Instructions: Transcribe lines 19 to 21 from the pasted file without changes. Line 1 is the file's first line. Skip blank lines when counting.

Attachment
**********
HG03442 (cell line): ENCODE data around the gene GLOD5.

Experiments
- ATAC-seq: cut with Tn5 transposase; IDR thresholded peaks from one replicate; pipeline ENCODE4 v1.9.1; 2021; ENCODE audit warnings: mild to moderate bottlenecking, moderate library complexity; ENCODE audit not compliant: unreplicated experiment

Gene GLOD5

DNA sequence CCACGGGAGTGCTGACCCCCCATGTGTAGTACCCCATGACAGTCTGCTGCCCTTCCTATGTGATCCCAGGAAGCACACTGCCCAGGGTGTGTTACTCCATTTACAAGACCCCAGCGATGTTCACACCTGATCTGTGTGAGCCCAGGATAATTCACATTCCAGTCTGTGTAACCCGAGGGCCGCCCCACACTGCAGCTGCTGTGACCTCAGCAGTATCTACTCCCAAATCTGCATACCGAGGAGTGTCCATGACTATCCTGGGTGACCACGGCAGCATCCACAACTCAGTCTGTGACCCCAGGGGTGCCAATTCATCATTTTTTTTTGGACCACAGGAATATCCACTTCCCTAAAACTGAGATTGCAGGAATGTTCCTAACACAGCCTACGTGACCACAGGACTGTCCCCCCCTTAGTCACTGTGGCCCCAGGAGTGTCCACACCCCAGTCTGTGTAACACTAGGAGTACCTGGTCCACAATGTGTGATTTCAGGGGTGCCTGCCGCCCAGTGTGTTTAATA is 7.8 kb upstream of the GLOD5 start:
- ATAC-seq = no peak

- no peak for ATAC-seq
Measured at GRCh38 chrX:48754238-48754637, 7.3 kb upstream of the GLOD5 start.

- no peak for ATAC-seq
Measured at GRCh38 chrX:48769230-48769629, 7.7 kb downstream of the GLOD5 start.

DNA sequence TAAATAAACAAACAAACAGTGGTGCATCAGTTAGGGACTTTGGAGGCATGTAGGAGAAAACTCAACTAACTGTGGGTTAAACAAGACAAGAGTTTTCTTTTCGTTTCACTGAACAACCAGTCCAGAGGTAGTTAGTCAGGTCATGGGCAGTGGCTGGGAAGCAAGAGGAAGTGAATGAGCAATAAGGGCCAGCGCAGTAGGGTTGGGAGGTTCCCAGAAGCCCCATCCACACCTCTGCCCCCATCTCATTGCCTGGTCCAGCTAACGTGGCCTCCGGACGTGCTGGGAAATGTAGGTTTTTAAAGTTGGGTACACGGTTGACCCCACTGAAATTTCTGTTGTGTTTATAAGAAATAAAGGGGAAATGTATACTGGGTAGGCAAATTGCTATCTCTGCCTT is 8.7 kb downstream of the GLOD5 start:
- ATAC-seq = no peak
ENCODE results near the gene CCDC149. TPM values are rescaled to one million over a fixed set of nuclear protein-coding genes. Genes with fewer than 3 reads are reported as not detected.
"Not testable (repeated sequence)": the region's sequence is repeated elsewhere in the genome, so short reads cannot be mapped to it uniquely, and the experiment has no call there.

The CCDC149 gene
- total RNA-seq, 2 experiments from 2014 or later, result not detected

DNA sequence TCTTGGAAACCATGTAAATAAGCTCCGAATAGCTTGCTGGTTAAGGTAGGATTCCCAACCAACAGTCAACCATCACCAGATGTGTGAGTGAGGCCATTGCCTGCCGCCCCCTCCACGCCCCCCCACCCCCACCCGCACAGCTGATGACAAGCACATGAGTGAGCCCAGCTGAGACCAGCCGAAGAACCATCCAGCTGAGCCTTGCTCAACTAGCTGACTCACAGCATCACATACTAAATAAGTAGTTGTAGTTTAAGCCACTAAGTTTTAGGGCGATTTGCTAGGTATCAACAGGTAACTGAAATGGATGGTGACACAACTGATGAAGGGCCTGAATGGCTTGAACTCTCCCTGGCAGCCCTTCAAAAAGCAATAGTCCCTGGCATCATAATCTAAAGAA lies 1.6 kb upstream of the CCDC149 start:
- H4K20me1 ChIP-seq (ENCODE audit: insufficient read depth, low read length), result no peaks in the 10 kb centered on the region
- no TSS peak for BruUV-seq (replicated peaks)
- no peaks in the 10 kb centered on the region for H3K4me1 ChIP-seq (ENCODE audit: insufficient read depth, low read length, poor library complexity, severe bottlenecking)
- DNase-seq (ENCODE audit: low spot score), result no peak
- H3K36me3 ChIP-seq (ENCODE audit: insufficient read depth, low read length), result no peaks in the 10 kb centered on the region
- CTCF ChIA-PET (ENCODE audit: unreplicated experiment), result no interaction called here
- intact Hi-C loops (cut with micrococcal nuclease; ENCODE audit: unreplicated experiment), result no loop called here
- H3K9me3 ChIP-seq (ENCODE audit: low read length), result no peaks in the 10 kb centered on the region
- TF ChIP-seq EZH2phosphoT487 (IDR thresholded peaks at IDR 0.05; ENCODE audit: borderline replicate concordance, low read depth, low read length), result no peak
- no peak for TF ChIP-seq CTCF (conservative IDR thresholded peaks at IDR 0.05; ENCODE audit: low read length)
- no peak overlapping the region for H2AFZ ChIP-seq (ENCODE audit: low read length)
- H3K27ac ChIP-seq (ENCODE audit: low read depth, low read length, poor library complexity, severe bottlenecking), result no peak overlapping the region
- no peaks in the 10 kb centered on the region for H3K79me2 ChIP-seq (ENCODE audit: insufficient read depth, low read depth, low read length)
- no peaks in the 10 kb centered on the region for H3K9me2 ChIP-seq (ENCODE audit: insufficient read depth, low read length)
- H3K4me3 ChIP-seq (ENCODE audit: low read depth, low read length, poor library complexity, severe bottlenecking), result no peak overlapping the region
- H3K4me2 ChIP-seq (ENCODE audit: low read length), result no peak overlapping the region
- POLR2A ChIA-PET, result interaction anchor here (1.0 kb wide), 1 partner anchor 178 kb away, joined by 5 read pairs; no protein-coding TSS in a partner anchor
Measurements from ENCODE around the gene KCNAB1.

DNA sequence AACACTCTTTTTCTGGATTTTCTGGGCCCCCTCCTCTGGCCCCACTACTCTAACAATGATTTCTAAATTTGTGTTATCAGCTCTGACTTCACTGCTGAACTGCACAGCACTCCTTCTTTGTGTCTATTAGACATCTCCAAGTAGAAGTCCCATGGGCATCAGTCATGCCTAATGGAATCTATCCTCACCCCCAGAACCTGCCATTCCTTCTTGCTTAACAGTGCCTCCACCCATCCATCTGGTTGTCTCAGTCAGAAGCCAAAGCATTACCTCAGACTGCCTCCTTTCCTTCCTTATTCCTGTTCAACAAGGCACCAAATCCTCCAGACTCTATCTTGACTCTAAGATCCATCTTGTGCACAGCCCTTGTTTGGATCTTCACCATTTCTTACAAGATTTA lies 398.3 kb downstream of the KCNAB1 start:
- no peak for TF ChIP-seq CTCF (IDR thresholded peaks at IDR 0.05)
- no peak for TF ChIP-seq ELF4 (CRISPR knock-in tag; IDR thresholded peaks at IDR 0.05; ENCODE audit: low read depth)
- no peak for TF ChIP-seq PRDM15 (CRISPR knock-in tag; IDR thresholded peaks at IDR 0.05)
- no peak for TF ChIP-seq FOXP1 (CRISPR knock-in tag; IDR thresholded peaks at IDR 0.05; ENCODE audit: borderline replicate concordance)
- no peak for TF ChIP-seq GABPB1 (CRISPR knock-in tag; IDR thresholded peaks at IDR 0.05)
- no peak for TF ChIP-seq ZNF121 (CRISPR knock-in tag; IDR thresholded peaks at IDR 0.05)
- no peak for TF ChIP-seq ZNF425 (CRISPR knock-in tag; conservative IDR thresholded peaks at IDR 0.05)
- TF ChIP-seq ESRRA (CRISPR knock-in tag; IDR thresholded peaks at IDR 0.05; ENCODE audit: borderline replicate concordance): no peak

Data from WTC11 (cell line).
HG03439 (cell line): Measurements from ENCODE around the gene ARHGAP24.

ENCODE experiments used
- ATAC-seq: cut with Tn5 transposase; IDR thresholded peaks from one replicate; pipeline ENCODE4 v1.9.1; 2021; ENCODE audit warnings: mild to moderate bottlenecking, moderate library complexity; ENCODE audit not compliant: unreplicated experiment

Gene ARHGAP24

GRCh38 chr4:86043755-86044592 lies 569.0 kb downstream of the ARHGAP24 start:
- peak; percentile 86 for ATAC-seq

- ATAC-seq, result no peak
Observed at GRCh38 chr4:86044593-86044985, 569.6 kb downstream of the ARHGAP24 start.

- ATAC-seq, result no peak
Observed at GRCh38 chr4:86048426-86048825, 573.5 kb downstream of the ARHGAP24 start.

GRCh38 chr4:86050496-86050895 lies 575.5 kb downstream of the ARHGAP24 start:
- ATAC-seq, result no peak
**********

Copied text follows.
- no TSS peak for BruUV-seq (replicated peaks)
- no peaks in the 10 kb centered on the region for H3K4me1 ChIP-seq (ENCODE audit: insufficient read depth, low read length, poor library complexity, severe bottlenecking)
- DNase-seq (ENCODE audit: low spot score), result no peak